Young versus older males’ thermoregulatory responses to exercise in humid heat under two air velocities

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DOIResolve DOI: http://doi.org/10.1249/01.mss.0000433621.97168.70
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TypePresentation
Proceedings titleMedicine and Science in Sports and Exercise
Conference60th Annual Meeting and 4th World Congress on Exercise, May 28-June 1, 2013, Indianapolis, Indiana
ISSN0195-9131
Volume45
Issue5S
Pages8181
AbstractOlder adults have less evaporative heat loss than younger adults during exercise performed at a fixed rate of heat production under conditions which permit full sweat evaporation. However, when evaporative heat loss is restricted (i.e., high humidity, clothing insulation), such differences may not lead to expected differences in the level of thermal strain. Despite a greater evaporative capacity in younger adults, excessive sweat dripping that would result under such conditions may not provide any additional cooling benefit.PURPOSE: To examine the effects of exercise in warm/humid heat under two different levels of air velocity to modify the level of evaporative cooling, on the heat stress responses of young versus older adults.METHODS: Ten young (Mean±SE; Y: 24±1 yrs) and 10 older (O: 59±1 yrs) males, matched for body surface area and wearing work coveralls, performed 4 successive 15 min cycling bouts (15 min rest) at a fixed rate of heat production (400 W) in humid heat (35°C, 60% relative humidity) with 0.5 (Low) and 3.0 m/s (High) air velocity. Rectal temperature (Tre) was measured continuously. Blood and urine were analyzed prior to exercise (PRE) and the end of final recovery for hemoglobin, hematocrit, and Interleukin (IL)-6, and urine specific gravity (USG), respectively.RESULTS: The change (Δ) in Tre (PRE-end of exercise) was similar between age groups under Low (Y: 1.11±0.09, O: 1.28±0.10°C) and High (Y: 0.76±0.08, O: 0.96±0.10°C) air velocities, however was greater in Low than High for both groups. Plasma volume Δ was similar between Y and O, however were greater under Low (Y: -10.9±1.3, O: -10.8±1.0%) than High (Y: -5.7±0.7, O: -6.9±0.8%). Despite elevated PRE IL-6 in O, no age-related differences were seen for the Δ IL-6 during Low (Y n=9: 4.47±1.04, O n=7: 3.72±0.98 pg/mL) or High (Y: 1.04±0.37, O: 1.32±0.38 pg/mL). IL-6 Δ was greater under Low than High. No age or condition differences in USG were seen.CONCLUSION: Preliminary data indicate that young and older males show similar thermal strain and changes in hydration status following intermittent exercise in humid heat. High air velocity was effective in reducing strain within both age groups. Support: Workplace Safety and Insurance Board of Ontario & Canada Foundation for Innovation-Leaders Opportunity Fund (G.P. Kenny), MITACS Accelerate (H.E. Wright).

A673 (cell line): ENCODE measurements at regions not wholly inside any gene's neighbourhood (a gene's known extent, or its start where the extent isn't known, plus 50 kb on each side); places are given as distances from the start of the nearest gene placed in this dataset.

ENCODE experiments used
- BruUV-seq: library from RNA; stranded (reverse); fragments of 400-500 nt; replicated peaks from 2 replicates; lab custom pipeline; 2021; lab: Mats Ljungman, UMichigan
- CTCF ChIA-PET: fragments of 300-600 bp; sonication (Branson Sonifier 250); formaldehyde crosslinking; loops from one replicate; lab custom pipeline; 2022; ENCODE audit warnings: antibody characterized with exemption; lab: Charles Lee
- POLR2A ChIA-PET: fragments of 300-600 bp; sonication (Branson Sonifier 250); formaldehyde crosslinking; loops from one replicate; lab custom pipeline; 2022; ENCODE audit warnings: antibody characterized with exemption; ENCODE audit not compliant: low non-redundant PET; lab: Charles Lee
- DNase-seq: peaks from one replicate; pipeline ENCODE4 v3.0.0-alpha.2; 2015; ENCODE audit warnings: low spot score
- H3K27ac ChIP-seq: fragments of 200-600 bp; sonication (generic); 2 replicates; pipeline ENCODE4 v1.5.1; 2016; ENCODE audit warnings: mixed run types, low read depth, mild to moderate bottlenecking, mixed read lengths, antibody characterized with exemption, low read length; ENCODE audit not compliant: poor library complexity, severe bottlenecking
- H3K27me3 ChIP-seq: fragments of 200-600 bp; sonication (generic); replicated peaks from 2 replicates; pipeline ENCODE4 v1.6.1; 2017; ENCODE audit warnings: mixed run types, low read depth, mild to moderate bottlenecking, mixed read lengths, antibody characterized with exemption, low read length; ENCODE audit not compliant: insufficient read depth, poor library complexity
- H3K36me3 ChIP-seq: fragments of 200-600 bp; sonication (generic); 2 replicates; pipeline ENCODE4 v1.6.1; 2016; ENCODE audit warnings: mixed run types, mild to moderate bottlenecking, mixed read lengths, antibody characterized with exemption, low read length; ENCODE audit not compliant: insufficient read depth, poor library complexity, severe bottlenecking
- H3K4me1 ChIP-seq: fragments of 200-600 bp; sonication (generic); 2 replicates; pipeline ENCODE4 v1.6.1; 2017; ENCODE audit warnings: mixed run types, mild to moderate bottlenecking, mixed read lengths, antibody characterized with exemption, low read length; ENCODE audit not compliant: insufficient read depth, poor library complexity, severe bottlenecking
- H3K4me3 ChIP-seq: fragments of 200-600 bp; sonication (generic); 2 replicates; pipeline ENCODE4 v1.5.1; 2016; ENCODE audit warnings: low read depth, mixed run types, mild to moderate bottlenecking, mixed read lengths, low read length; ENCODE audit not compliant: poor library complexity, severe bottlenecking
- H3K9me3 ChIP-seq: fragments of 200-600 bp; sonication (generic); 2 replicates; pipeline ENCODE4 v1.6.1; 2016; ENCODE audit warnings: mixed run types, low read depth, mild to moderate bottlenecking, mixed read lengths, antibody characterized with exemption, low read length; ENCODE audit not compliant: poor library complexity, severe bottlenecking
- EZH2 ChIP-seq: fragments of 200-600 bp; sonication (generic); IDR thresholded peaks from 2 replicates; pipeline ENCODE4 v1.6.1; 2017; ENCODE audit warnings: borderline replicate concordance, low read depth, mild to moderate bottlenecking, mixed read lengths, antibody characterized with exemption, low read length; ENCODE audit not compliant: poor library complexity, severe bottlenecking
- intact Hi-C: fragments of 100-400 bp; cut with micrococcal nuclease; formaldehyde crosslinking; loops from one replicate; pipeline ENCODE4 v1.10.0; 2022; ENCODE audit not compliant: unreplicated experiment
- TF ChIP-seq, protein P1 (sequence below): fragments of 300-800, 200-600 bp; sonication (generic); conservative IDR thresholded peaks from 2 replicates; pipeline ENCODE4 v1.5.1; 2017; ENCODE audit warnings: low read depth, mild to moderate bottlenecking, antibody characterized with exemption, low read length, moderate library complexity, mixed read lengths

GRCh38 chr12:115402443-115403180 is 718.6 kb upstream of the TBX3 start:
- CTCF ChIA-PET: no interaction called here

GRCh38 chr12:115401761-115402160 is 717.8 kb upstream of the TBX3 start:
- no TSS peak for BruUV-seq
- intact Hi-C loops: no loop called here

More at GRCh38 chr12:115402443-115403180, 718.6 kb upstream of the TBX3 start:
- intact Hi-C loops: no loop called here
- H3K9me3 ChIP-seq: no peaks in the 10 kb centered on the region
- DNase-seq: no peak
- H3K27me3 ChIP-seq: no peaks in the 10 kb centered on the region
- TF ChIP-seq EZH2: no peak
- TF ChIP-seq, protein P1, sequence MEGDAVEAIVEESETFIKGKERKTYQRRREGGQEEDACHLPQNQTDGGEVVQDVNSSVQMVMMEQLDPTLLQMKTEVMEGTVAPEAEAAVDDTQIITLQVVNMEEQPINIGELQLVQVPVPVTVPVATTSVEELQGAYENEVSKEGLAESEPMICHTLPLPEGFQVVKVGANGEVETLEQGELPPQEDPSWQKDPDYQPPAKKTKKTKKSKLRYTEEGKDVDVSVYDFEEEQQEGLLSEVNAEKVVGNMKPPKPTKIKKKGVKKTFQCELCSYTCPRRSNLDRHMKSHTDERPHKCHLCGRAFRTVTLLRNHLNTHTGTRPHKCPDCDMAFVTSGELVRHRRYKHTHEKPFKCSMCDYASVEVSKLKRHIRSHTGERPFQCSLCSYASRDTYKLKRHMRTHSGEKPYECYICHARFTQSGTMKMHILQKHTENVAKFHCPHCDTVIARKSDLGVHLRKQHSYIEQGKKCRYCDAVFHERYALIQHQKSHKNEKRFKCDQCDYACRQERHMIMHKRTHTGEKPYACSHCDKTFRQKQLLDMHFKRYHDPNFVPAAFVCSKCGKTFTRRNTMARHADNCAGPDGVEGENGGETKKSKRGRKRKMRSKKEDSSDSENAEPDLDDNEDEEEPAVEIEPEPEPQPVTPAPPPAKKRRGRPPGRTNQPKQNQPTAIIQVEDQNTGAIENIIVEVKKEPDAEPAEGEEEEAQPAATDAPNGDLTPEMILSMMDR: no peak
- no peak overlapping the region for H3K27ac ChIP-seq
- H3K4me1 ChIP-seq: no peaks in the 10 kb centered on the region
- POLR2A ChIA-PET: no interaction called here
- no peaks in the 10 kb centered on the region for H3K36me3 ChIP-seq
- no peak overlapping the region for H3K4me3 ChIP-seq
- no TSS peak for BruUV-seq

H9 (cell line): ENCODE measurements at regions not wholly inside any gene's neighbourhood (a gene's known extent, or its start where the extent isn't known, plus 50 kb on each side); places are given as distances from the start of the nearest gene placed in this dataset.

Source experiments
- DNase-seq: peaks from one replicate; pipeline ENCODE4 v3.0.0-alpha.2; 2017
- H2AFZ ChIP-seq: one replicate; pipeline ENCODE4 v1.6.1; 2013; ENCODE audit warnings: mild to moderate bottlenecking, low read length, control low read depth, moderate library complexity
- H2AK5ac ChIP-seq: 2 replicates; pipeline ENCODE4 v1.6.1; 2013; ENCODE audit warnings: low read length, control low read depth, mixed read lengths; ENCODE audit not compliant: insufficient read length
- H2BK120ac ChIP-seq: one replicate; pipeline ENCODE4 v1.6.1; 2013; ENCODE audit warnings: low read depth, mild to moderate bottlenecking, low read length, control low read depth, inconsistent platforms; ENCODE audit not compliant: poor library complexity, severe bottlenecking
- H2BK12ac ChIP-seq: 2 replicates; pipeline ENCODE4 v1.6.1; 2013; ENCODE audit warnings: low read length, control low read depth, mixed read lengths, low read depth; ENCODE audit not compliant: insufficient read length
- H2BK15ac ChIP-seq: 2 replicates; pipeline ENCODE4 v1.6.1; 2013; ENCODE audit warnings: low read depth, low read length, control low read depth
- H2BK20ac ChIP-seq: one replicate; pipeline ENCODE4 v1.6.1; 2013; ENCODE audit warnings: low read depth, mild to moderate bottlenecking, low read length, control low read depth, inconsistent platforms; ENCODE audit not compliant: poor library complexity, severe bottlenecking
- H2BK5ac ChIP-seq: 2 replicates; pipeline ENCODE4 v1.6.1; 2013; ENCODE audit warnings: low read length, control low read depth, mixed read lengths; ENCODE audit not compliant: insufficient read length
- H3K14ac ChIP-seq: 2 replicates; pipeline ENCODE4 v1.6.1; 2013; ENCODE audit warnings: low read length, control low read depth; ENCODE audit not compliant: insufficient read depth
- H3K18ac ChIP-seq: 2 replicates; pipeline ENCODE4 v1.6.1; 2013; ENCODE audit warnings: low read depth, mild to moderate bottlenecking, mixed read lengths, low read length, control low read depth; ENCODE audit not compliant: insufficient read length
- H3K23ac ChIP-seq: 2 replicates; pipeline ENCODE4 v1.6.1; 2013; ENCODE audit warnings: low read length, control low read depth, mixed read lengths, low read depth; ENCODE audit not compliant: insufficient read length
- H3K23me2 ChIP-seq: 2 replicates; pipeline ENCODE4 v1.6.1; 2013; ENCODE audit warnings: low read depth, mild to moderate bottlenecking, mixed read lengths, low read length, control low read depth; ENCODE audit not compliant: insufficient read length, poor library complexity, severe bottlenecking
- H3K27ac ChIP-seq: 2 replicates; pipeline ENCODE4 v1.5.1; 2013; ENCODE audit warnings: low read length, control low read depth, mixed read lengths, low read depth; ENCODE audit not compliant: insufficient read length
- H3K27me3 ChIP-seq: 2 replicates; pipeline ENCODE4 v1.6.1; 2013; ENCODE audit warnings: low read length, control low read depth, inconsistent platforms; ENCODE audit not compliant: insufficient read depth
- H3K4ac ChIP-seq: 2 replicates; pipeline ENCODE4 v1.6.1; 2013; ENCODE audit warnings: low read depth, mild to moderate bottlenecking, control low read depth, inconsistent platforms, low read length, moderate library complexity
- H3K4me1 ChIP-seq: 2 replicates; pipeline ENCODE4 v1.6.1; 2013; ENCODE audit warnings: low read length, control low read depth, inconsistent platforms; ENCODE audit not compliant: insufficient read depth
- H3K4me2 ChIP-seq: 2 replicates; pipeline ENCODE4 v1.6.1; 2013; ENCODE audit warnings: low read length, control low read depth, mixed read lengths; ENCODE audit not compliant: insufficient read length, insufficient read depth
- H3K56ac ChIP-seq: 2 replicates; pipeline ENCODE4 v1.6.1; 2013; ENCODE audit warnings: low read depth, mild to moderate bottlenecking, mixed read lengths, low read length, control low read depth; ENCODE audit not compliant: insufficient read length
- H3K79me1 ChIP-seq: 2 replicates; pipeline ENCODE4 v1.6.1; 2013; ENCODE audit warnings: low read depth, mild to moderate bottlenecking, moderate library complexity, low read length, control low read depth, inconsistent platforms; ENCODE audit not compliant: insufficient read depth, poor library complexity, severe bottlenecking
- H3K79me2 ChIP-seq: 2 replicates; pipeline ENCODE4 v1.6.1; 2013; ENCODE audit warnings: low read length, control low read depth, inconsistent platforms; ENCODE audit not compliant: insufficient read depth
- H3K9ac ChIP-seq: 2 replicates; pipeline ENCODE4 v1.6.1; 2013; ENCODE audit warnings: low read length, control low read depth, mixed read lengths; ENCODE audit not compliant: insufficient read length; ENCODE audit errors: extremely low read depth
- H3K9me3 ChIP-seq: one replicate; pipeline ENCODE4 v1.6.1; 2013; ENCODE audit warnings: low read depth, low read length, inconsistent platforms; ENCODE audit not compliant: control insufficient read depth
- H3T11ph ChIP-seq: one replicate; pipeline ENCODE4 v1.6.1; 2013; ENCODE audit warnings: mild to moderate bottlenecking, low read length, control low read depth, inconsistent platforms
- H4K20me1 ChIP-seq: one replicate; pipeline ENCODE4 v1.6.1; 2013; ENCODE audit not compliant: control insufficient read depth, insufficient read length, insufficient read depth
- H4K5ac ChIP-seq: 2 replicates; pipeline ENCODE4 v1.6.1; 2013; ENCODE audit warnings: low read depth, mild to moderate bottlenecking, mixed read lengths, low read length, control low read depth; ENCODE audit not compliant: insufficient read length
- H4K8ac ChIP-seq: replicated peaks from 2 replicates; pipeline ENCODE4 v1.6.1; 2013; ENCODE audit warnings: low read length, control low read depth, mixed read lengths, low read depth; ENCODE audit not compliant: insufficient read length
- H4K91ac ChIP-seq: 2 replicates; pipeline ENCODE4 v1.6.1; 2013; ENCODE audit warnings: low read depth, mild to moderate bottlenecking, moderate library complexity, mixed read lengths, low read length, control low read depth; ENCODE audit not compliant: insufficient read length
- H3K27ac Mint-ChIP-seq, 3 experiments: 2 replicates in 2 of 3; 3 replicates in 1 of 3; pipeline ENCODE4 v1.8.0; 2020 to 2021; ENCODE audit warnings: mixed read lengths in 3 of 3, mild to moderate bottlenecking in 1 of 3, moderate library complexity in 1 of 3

Publication date
PublisherAmerican College of Sports Medicine
LanguageEnglish
Peer reviewedYes
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NPARC number23001348
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Record identifierb3c9655b-a07f-48b6-917f-cc6bdf924651
Record created2017-01-20
Record modified2017-01-20
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